Welcome to 2013 when every tiny detail in a film is scrubbed clean of any ambiguity — because if anything is left in doubt it might be misinterpreted and then what does that say about the film? What does it say about the film’s director? What does it say about society? Because our films are, perhaps, the new gathering place where church used to be, there is this continual application of political correctness and morality.

While I think in some cases that is to the benefit of art and artists, sometimes it feels like these arguments puff up just because there’s Twitter.  Or Tumblr. Or Facebook.  Content, traffic, attention. Everyone is watching each other watch a movie.

When Martin Scorsese’s extraordinary Wolf of Wall Street dares to tell the truth about not just the kind of men who play that game, but the layer of society that condones and celebrates it, suddenly Scorsese and Terence Winter are devoid of common decency, wanting only to celebrate the behavior depicted on film. Scorsese’s intention? What of DiCaprio’s? He endorsed Jordan Belfort in a video that keeps making the rounds as if to — what, prove that DiCaprio felt sympathetic towards Belfort? Come on, really people?  When did this become the norm? When did the chattering class, the Twitterverse, lose its ability to tell the difference between portraying and condoning?

The accusations of misogyny have not just sprung on Twitter, but have found their way into film reviews. It isn’t just that there are sex workers parading around, or women treated as sex objects — it’s that, supposedly, the movie encourages the audience to laugh at Naomi (Margo Robbie) when she’s caught with her legs spread apart by a security camera. Here’s the thing — that WAS funny. People were right to laugh. It isn’t as though she was dropping her robe and giving herself to her husband and was caught in a vulnerable position and then laughed at — she was playing a game of one-upmanship with her husband by taunting him. It is one of the best scenes in the movie because it not only depicts the “power of pussy” to bring a man to his knees, but it also shows how she gives it right back to him.  She fights him, toys with him, attempts to keep their relationship together.  It was a game of cat and mouse, that scene, and this time, Naomi lost.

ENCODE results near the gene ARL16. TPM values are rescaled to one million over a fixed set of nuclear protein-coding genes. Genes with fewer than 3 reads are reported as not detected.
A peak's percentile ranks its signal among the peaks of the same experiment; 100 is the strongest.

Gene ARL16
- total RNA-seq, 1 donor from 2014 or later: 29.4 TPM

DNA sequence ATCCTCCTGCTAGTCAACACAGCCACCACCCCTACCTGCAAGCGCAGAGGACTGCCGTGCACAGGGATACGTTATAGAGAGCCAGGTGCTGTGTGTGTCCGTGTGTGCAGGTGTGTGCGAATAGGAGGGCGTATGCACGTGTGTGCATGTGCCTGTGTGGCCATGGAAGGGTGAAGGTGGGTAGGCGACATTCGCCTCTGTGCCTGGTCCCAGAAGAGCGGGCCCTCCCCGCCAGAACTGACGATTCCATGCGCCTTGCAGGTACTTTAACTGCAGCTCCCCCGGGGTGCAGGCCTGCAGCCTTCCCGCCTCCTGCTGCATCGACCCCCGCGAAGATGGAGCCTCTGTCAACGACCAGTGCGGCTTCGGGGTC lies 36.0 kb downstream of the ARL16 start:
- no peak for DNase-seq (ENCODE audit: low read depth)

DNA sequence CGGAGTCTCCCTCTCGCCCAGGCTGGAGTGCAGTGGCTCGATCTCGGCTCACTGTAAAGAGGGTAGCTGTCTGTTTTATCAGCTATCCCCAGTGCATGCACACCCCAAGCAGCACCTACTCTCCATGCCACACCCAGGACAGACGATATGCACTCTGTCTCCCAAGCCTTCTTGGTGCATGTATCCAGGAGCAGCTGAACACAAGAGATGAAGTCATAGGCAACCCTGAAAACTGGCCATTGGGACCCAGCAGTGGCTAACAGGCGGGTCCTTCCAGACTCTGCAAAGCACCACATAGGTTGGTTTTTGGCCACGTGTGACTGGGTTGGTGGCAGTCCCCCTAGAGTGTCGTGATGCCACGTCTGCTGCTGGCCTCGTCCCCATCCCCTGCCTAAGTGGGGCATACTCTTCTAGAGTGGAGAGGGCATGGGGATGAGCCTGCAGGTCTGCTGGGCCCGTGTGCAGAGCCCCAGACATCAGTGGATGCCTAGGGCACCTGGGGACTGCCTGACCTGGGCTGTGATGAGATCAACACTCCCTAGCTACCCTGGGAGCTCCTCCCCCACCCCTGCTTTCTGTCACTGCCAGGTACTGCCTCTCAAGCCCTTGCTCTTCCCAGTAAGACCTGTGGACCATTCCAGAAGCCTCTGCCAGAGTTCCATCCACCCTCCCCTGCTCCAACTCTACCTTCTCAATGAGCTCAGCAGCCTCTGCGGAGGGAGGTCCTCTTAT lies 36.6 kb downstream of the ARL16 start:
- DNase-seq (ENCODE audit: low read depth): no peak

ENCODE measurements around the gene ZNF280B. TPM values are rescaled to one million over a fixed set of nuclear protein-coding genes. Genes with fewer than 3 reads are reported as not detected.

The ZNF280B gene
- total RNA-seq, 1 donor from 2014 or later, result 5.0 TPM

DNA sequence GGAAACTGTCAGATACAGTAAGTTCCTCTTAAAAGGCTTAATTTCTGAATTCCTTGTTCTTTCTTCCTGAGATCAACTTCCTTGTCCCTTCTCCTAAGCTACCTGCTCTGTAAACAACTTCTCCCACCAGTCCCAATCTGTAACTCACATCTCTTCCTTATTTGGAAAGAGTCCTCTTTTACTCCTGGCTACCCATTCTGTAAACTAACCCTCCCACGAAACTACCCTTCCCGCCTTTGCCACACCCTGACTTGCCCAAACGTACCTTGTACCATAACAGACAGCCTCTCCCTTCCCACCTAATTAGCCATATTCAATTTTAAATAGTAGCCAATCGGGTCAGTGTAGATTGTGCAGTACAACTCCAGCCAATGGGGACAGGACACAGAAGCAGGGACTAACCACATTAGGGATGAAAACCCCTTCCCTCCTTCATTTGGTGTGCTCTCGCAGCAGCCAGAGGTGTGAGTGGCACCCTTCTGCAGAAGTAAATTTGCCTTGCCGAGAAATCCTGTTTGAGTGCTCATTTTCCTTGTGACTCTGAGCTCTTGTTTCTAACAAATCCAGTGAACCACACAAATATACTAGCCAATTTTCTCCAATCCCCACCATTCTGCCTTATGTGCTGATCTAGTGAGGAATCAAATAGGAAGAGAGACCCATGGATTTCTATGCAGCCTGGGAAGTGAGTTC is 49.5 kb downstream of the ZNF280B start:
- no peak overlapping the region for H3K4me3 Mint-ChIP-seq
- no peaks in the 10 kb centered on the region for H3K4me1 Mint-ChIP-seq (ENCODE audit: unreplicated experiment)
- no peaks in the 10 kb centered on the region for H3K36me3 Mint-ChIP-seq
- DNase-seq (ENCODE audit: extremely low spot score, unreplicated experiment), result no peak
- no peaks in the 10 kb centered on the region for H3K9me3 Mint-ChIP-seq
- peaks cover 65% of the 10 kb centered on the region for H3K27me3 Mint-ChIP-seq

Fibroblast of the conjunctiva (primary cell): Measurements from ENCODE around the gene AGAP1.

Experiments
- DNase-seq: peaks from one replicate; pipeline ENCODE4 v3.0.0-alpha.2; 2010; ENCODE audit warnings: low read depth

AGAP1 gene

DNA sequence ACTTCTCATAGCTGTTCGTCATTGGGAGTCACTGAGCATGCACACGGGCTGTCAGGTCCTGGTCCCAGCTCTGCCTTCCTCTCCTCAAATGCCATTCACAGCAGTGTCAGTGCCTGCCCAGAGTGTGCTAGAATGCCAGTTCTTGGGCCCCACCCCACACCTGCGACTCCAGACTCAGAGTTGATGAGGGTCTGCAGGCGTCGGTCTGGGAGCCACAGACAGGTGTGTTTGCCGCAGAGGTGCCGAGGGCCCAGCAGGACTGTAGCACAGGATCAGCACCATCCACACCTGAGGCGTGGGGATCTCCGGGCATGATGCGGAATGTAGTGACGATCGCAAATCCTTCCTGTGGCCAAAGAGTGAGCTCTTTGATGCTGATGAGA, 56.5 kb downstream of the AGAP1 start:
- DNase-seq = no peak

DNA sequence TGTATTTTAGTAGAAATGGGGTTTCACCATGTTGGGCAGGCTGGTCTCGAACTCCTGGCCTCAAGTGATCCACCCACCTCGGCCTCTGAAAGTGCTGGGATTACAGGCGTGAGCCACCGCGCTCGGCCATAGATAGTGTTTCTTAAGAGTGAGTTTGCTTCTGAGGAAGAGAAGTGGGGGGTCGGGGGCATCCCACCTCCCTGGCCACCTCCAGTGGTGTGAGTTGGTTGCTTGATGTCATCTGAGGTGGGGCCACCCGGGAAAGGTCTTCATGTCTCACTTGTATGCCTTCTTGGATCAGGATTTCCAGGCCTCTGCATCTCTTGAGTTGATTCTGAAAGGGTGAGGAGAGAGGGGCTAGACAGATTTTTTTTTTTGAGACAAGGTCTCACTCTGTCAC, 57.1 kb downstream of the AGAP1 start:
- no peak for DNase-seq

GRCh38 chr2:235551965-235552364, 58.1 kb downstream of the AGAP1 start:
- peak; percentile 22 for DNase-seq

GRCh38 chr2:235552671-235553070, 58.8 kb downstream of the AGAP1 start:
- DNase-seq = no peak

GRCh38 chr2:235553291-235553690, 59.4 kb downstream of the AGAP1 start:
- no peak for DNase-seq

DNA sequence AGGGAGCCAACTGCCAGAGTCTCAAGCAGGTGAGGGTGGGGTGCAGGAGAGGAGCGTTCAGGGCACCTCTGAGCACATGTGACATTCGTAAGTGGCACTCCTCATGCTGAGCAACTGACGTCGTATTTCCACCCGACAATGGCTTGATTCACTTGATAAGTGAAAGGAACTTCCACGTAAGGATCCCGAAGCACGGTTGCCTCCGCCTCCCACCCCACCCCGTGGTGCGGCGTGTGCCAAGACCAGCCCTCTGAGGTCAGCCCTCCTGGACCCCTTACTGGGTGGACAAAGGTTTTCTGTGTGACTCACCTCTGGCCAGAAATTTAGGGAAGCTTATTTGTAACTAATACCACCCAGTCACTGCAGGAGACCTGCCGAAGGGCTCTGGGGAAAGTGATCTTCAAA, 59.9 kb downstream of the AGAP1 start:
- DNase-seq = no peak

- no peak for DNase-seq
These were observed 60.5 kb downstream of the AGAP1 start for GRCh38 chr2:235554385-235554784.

That isn’t misogyny. But for one line she has when she says “you married me,” as if to say, yeah, I’m a trophy wife and you married that — the audience is always on Naomi’s side.  But, it’s worth noting, the audience is actually on the side of the first wife, the film’s only moral center (besides Kyle Chandler).  When Leo dumps her to marry Naomi it is not unlike when Jake LaMotta does the same to marry Vicky. Both of these men pay for that and by the end that choice is seen as one of their tragic flaws.  But the women aren’t the ones who leave the film looking bad. The men are.

One of the problems with women and minorities in film is that we have become so sensitive to how they are portrayed we can really only allow for one kind of dimension. That robs women, and minorities, of the privilege to play complex, complicated — maybe not all that likable — of characters.  We want to replace reality with what SHOULD-BE in our culture, even at the expense of great writing, memorable art.